Elevate Turns to Machine Learning to Offer Higher Lines of Credit to the ‘New Middle Class’

Elevate at the New York Stock Exchange.

While subprime lenders have been gaining access to credit at a higher rate than historically typical, one fintech out of Fort Worth, Texas is hopeful Machine Learning technology can help establish creditworthiness to ensure they don’t lend out more than consumers can afford, but at the same time, provide them with a much needed extended line of credit.

Elevate, which specializes in serving nonprime borrowers, is working to partner with a bank to offer a credit card with higher limits than currently available on the market to this segment of the population, reports Business Insider.

Specifically, Elevate is targeting 170 million nonprime consumers, or, the “New Middle Class” in the U.S. and UK, as the firm is reportedly referring to the bracket of consumers.

Since its founding in 2005, Elevate has loaned 1.8 million customers nearly $5 billion.

A 2016 survey conducted by the Fed asked respondents how they would pay for a $400 unexpected expense, like a trip to the emergency room or a broken phone. Nearly half of respondents said they would either have to borrow or sell something, or they would be unable to cover the $400 expense entirely.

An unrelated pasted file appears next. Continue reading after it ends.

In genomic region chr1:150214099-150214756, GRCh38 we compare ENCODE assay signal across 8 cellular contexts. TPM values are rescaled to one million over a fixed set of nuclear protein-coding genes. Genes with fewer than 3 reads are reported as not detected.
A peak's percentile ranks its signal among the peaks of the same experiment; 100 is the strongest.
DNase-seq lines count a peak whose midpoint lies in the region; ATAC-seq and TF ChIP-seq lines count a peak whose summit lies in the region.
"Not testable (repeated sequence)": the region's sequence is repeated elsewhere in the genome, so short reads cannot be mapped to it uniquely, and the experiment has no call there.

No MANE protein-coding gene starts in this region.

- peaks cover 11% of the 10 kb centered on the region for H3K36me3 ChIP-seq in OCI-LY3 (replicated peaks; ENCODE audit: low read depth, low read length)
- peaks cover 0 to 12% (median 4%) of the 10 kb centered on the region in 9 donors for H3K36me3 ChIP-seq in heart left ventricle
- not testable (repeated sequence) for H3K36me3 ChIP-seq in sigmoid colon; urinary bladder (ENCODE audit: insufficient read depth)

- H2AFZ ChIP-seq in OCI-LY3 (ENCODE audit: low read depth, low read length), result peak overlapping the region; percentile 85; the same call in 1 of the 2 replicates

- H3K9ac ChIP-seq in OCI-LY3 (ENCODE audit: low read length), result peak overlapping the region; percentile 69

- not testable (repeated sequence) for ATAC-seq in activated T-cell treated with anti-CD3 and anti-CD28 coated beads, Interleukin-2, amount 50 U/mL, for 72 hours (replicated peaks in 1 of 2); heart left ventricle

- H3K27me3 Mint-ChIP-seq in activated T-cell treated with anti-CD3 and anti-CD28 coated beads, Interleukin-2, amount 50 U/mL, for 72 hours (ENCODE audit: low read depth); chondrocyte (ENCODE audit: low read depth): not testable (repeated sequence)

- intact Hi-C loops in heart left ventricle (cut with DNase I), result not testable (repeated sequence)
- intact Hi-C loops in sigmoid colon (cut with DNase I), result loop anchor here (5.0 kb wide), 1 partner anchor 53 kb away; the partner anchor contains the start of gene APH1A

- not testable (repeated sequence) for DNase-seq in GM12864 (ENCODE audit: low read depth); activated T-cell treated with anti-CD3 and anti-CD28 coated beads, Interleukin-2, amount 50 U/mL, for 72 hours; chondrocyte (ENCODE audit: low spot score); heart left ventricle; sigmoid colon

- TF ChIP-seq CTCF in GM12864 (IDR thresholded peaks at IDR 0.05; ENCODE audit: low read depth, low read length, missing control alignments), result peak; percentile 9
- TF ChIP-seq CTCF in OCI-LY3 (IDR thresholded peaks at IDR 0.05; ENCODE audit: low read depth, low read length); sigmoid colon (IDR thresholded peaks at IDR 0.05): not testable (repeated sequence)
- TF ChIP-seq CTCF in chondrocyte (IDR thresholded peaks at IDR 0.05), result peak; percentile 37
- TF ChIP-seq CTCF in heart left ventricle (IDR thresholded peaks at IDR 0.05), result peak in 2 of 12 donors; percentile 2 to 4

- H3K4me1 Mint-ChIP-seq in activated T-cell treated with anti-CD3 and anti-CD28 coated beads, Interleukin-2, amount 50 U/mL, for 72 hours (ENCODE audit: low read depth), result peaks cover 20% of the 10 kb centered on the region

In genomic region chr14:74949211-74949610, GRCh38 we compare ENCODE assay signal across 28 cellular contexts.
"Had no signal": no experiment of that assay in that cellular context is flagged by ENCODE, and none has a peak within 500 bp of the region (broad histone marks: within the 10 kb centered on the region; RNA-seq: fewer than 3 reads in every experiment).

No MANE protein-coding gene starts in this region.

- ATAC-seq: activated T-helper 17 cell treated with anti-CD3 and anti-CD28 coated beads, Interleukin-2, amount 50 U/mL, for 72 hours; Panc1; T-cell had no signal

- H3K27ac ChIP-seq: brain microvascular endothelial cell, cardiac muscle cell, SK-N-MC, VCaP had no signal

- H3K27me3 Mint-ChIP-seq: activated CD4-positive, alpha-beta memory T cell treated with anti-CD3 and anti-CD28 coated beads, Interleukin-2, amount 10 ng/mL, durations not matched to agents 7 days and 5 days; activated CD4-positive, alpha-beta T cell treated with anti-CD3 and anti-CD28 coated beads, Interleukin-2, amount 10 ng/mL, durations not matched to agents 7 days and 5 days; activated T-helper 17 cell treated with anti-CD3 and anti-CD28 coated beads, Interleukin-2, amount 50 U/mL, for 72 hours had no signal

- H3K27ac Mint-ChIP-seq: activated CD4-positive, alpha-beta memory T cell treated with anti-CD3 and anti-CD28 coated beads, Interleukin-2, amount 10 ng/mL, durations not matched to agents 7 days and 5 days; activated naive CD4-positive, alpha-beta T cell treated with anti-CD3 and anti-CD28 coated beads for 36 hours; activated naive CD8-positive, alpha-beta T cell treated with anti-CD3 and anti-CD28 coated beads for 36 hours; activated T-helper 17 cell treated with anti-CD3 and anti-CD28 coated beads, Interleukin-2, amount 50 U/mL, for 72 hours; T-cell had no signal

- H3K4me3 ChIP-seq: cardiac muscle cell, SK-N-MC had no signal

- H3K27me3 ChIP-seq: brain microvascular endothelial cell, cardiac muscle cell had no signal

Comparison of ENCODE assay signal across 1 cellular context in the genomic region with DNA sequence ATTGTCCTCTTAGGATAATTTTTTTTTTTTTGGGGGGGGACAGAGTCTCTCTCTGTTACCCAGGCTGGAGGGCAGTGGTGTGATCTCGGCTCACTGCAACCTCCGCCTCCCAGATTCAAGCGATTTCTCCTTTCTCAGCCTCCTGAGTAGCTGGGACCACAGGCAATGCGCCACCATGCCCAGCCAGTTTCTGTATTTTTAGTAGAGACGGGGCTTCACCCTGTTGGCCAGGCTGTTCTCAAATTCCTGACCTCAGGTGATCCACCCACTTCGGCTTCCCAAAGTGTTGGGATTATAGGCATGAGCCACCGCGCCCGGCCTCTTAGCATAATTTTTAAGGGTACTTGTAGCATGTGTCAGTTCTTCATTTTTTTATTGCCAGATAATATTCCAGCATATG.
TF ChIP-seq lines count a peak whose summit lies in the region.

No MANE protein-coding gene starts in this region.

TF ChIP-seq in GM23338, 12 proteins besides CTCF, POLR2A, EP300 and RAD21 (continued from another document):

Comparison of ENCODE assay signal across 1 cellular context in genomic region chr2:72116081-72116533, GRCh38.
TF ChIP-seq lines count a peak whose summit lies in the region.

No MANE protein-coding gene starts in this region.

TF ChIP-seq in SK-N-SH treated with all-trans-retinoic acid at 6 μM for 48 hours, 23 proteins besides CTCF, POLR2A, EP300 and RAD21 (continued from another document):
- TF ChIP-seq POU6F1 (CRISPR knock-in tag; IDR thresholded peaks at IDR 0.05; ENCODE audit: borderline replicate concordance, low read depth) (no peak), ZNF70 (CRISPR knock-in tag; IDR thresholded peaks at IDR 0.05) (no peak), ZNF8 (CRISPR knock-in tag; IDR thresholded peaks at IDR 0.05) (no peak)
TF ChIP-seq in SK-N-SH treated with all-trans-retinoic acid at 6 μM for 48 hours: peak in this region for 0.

Earlier this year, Jonathan Walker, executive director of Elevate’s Center for the New Middle Class, pointed out how, for nonprime Americans, unexpected expenses can quickly cause “a downward spiral on their daily finances as well as their credit history” because they don’t have access to the credit to absorb “financial shocks”.

For the ‘New Middle Class’, research conducted by Elevate found that a bill becomes a crisis for nonprime Americans at $1,400, whereas for prime borrowers, crisis doesn’t hit until $2,900.

Higher credit limits to this “New Middle Class” might just be the lifeline they need to avoid worsening their credit score. Consider the fact that, in 2015, the median credit limit overall was $1,000, while, for those with a credit score of 780 or higher, the median new card credit limit was $8,000.

With the potential credit card, Ken Reese, the CEO of Elevate, told Business Insider his company wants to “serve millennials and others who are struggling to attain sufficient credit to meet their needs. In particular, we expect our card product to have significantly higher lines than other “subprime” cards that may only provide a few hundred dollars to customers and isn’t sufficient credit to deal with real-world financial challenges.”

Cadence is a fintech reporter and writer at Fintech Unltd, where she covers the changing landscape of financial technologies. Previously, Cadence interned at Psychology Today, Business Insider and the Wisconsin State Journal. Cadence is interested in how science and technology intersect with power and culture and is curious about the world we are creating for tomorrow, consciously or not. She graduated from the University of Wisconsin–Madison in 2017 with degrees in Journalism and Chinese. Send tips and story ideas to Cadence at [email protected] You can also follow her on Twitter @cadencebambenek.